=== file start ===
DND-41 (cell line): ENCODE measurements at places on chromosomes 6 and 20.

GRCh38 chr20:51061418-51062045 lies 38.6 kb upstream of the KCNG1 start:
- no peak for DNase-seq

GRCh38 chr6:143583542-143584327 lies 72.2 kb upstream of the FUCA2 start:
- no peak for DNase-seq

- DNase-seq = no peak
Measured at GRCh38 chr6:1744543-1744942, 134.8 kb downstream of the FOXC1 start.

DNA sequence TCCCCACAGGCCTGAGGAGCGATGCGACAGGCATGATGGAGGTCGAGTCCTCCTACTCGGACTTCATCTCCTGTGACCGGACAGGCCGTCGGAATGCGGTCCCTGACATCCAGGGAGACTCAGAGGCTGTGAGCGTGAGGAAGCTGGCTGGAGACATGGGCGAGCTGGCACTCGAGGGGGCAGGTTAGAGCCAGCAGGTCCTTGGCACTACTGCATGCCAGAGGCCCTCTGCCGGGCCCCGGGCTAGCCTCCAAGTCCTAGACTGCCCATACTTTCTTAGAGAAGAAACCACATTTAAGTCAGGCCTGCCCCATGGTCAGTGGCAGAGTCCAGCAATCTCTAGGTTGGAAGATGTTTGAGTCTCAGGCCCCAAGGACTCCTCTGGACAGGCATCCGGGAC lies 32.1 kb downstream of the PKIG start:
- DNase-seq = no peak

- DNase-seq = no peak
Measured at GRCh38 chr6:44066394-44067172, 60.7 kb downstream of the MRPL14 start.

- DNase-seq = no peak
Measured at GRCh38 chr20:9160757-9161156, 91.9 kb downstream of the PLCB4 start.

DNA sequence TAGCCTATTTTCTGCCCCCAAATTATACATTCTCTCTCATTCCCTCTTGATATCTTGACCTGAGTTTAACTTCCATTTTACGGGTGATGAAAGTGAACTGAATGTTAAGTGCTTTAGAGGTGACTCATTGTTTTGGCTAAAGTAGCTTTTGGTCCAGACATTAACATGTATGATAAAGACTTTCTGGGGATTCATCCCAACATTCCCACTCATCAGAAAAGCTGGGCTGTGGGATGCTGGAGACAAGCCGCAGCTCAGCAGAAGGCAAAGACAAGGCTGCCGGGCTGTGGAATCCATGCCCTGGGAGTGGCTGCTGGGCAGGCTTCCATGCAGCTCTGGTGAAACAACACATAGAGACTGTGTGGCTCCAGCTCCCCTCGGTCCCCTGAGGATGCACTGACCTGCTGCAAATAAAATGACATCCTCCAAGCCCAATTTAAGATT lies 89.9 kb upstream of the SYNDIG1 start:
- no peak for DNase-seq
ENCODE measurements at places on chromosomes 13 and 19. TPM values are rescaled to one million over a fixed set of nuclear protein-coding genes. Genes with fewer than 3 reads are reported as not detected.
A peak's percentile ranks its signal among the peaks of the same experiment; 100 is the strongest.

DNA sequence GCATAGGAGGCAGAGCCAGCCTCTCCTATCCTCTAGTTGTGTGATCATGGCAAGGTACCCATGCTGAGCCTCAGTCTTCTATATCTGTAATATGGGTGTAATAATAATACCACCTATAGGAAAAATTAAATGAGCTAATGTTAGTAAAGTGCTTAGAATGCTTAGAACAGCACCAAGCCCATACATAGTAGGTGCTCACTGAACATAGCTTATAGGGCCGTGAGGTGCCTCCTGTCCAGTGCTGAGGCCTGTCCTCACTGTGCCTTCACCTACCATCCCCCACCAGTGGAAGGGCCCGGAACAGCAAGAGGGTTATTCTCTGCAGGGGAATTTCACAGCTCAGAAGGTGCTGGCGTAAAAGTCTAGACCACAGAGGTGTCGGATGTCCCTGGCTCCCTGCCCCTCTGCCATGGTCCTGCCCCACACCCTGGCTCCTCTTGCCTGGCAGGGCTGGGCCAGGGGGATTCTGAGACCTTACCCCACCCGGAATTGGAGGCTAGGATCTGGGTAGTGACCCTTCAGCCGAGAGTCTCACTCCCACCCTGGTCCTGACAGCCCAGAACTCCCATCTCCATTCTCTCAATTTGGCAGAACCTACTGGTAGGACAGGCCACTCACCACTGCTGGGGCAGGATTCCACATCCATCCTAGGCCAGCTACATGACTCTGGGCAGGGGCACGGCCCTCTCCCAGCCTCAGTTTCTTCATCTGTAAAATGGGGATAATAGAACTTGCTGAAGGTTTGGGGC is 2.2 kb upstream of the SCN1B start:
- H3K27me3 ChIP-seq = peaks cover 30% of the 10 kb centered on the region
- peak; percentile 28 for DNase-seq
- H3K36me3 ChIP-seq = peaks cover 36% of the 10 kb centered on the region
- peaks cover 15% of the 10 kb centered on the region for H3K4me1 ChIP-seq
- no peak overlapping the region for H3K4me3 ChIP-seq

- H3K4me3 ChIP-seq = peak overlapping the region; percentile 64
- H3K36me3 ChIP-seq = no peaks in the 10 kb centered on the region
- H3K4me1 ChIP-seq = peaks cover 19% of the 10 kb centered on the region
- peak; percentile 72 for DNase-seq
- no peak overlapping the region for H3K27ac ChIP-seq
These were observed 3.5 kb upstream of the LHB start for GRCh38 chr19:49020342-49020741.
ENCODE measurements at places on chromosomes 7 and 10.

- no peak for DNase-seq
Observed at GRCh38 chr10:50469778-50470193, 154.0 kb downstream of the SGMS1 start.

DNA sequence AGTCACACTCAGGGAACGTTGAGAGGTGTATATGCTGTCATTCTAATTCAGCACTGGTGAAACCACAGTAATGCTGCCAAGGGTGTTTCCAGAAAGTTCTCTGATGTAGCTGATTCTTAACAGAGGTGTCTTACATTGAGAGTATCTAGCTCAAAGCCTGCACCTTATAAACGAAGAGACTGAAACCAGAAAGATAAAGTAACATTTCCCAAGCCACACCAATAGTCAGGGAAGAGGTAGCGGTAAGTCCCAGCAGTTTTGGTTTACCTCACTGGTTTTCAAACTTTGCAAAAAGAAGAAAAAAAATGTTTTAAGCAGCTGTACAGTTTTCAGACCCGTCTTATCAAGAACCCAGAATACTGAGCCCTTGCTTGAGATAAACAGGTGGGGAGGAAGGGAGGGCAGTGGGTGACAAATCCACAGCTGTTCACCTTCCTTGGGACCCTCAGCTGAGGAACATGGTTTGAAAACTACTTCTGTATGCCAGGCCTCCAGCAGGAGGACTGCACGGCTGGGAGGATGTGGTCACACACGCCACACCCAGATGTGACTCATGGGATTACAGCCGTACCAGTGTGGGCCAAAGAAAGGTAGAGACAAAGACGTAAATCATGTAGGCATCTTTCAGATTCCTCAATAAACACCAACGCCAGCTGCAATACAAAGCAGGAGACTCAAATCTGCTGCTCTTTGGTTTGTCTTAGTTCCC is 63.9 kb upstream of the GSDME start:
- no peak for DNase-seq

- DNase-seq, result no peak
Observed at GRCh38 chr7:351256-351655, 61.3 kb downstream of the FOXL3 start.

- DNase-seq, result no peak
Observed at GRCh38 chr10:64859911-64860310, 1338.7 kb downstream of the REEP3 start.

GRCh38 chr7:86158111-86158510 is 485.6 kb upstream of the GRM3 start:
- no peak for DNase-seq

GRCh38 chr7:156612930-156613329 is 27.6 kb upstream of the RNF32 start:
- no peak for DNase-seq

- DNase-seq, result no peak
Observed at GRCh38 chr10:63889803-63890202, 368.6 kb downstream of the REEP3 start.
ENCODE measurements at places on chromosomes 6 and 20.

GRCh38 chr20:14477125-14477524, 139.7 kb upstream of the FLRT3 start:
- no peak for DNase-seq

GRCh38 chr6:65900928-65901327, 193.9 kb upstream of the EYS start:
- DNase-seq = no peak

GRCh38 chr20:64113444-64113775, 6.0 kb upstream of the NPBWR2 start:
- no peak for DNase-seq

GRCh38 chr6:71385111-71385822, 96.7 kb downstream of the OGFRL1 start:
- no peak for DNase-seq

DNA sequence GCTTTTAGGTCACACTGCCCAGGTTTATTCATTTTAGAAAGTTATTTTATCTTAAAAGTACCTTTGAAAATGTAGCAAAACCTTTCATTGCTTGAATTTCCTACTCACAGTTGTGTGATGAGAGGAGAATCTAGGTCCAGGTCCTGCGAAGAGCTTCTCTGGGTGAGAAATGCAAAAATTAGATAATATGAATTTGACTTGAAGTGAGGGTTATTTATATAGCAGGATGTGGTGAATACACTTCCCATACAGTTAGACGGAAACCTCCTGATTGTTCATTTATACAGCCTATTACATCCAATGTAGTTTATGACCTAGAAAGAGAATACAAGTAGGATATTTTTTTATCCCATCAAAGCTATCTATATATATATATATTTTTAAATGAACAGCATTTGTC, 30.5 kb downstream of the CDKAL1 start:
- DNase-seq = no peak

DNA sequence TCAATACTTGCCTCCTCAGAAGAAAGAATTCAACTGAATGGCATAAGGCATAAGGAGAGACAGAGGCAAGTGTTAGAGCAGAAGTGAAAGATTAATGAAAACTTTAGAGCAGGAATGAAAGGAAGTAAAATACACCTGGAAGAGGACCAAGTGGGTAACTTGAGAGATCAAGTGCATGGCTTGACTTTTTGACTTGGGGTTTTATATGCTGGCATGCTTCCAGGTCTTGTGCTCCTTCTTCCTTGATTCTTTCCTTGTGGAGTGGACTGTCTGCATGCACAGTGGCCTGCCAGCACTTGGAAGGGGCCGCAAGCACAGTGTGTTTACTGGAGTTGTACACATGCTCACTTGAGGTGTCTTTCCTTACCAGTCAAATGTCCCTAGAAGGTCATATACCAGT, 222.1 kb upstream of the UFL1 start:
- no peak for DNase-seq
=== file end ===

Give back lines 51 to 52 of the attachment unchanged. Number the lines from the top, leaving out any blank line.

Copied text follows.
- no peak for DNase-seq

GRCh38 chr6:71385111-71385822, 96.7 kb downstream of the OGFRL1 start: